Life in Tasmania is a little bit different because you're never more than a short drive away from thundering natural surrounds. For example, It's just an hour drive from the bustling CBD of Hobart to the more remote stretches of the Huon River Valley. This connection to a wild planet Earth is what inspires many artists, and it's in these pristinely beautiful places where everything turns artisanal; from antiques and crafts to farms and food. And it is here, where everyone is a passionate and careful craftsman, where you'll find some of the world's most spirited art. Image thanks toTourism Tasmania & Nick Osborne.
Tasmania has gone through some economic twists and turns. Mining and forestry have given way to artists, craftsmen and makers. You'll find that many of the towns across the state are full of these local artisans. Towns like Burnie in the north and Geeveston in the south have reinvented themselves as enclaves for inspired artists.
But that doesn't mean you won't get a vibrant art scene in Tasmania's cities. Launceston has a wide variety of art galleries and boasts the Design Tasmania Wood Collection. Hobart has a thriving arts scene revolving around its MONA Art Museum. And you'll find a regional art gallery in Tasmania's northern port city of Devonport.
One of the best places in the country to experience the vibrancy of Australia's design is in the northern coastal town of Burnie. Here you'll find the Makers Workshop where a community of makers, artisans and craftsmen ply their trade. You can sign up to take a class to learn such skills as papermaking, glassblowing, sculpting and painting, or you can simply enjoy the arts centre, the local craftsmen and their wares. Image thanks to Tourism Australia & Graham Freeman.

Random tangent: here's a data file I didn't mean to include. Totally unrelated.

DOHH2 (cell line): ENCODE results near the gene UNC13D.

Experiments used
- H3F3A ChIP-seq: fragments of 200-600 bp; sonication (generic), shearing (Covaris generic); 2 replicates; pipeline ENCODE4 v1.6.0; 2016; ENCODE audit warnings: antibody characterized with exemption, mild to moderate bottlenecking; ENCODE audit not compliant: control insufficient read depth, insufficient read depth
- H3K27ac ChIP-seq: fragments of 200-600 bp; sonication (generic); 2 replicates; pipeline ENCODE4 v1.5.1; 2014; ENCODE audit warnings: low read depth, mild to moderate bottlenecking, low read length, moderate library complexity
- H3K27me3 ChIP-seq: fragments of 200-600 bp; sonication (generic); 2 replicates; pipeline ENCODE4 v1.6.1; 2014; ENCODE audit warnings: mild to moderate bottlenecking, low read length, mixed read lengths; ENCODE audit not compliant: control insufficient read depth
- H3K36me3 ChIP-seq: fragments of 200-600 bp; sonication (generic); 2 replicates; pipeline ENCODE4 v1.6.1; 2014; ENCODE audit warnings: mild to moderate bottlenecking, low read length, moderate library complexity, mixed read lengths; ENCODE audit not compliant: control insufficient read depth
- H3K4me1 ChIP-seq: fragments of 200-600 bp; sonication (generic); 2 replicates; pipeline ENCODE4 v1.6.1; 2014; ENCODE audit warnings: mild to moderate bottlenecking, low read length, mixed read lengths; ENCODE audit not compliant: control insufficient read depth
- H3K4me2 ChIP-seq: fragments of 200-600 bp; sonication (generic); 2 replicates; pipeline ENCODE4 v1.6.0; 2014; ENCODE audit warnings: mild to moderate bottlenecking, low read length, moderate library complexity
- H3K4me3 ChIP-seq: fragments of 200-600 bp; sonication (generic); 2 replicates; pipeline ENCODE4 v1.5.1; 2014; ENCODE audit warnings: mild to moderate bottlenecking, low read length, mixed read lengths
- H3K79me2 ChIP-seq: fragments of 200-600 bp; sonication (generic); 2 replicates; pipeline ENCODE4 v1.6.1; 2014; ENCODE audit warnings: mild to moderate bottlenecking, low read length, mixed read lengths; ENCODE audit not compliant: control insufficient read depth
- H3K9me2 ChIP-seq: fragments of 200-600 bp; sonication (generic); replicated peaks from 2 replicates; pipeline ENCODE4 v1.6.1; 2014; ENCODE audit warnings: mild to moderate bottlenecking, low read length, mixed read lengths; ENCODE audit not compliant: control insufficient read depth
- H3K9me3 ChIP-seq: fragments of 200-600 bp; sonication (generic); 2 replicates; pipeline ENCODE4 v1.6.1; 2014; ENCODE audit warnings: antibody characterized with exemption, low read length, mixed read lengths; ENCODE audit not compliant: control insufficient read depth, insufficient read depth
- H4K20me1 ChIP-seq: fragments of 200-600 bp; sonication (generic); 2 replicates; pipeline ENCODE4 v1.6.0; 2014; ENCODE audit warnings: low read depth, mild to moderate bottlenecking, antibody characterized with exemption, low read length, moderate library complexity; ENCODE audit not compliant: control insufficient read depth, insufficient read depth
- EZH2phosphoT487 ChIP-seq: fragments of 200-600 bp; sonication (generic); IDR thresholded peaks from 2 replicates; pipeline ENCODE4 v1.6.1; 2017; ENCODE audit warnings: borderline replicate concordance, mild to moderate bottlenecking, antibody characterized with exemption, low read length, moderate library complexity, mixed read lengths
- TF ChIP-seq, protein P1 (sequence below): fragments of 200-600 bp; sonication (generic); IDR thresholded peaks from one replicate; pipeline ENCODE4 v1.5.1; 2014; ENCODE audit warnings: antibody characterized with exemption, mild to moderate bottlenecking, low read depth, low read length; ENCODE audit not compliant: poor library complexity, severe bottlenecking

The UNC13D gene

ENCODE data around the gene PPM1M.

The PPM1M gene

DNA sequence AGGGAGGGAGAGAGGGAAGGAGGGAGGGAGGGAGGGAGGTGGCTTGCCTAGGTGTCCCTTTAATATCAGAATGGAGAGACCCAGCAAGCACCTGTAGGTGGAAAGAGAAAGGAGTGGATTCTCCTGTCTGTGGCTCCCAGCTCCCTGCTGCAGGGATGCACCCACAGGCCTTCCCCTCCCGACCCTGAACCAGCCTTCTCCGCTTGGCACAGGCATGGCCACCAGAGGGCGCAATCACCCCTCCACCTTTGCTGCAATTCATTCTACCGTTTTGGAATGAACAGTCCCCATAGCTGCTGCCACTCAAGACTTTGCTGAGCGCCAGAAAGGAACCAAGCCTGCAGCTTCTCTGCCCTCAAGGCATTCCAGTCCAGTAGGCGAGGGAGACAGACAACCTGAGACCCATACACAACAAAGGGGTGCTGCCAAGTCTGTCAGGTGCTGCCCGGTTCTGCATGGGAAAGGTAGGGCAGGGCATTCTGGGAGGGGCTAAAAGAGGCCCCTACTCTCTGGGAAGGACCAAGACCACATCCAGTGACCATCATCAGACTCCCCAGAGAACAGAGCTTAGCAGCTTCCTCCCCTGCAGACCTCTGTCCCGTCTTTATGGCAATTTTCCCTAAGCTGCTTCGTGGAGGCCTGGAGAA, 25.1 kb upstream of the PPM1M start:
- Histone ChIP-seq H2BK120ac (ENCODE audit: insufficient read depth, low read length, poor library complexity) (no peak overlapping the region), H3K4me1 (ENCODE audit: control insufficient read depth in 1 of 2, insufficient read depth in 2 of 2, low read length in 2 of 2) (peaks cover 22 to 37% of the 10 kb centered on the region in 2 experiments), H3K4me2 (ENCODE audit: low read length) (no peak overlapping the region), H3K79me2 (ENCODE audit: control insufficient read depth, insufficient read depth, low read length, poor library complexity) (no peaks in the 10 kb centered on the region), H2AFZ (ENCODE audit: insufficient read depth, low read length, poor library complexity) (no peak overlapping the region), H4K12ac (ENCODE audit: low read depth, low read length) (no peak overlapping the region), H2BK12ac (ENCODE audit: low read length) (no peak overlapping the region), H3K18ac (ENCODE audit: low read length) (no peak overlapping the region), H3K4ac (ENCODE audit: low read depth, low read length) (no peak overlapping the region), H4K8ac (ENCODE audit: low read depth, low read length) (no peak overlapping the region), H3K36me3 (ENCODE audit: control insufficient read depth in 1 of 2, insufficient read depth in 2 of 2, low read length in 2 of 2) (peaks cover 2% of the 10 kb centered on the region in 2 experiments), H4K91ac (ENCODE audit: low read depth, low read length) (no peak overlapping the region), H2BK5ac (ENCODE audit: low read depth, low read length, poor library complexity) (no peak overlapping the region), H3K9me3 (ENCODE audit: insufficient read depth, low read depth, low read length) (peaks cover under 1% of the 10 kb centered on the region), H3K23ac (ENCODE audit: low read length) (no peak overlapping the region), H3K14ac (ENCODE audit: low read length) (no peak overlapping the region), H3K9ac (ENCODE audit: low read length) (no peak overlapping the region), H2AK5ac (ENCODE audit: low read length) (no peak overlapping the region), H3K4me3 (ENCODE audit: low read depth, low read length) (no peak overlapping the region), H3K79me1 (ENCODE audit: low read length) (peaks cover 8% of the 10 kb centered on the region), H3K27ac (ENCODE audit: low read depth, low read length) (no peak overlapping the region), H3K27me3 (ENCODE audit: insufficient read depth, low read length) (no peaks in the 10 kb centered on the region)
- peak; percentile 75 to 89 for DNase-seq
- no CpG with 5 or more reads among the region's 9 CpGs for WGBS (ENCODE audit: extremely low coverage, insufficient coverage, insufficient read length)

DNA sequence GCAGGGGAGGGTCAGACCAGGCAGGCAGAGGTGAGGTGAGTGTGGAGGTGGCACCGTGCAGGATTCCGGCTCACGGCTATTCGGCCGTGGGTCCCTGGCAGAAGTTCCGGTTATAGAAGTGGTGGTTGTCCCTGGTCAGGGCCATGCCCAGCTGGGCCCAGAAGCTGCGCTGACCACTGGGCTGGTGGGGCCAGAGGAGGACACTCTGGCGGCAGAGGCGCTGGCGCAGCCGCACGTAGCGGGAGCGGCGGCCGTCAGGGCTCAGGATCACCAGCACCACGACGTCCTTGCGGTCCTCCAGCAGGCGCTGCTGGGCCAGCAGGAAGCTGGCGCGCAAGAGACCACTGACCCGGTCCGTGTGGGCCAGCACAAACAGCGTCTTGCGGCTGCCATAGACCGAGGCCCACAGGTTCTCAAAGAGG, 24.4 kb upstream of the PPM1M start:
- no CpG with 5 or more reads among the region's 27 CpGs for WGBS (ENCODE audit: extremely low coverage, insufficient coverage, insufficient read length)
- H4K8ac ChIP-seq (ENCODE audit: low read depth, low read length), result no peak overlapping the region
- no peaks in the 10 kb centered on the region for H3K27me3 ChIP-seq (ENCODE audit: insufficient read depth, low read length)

Tasmania is home to Australia's largest craft fair which takes place in the small town of Deloraine every November. This week-long fair draws more than 20,000 visitors and features more than 200 craft makers selling locally made wares. Image thanks to Tourism Tasmania & Pete Mattila.
The world's largest silk art display hangs in the town of Deloraine. Entitled Yarns Artwork in Silk, this massive display features 200 m² of silk. Different patches of silk created by more than 300 different artists have been quilted together to display life in the Meander Valley. It took over 1 million stitches and 10,000 hours to complete. And every 30 minutes it comes to life with a different visual audio display between the hours of 9:30 AM and 4 PM, seven days a week.
Tasmania's European history dates back to the early 1800's, so if you're trying to catch a glimpse of classical art from before that time period, you'll have to head to the MONA Museum in Hobart. But there are plenty of examples of art from the 1800's and there's no better way to experience this era than by attending the Glover Prize. An ode to 19th-century landscape artist John Glover, this competition features local artists annually competing for the best landscape. Their work hangs in an Evandale gallery every February before a winner is decided in March. Image thanks to Tourism Tasmania & Kathryn Leahy.
You'll find art museums in Tasmania's largest cities. Devonport, Launceston and Hobart host a variety of art museums including Devonport's Local Gallery and Launceston's QVMAG Art Gallery. You'll also find many smaller galleries in artist towns like Burnie, Kettering and Geeveston.